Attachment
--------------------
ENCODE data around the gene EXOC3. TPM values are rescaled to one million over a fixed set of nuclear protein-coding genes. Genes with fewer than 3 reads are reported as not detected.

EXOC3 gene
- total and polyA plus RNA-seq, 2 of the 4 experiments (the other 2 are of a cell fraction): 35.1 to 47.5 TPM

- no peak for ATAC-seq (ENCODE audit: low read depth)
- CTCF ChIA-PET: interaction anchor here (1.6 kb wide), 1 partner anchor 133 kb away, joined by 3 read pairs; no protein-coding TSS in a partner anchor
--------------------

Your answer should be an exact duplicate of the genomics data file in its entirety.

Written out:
ENCODE data around the gene EXOC3. TPM values are rescaled to one million over a fixed set of nuclear protein-coding genes. Genes with fewer than 3 reads are reported as not detected.

EXOC3 gene
- total and polyA plus RNA-seq, 2 of the 4 experiments (the other 2 are of a cell fraction): 35.1 to 47.5 TPM

- no peak for ATAC-seq (ENCODE audit: low read depth)
- CTCF ChIA-PET: interaction anchor here (1.6 kb wide), 1 partner anchor 133 kb away, joined by 3 read pairs; no protein-coding TSS in a partner anchor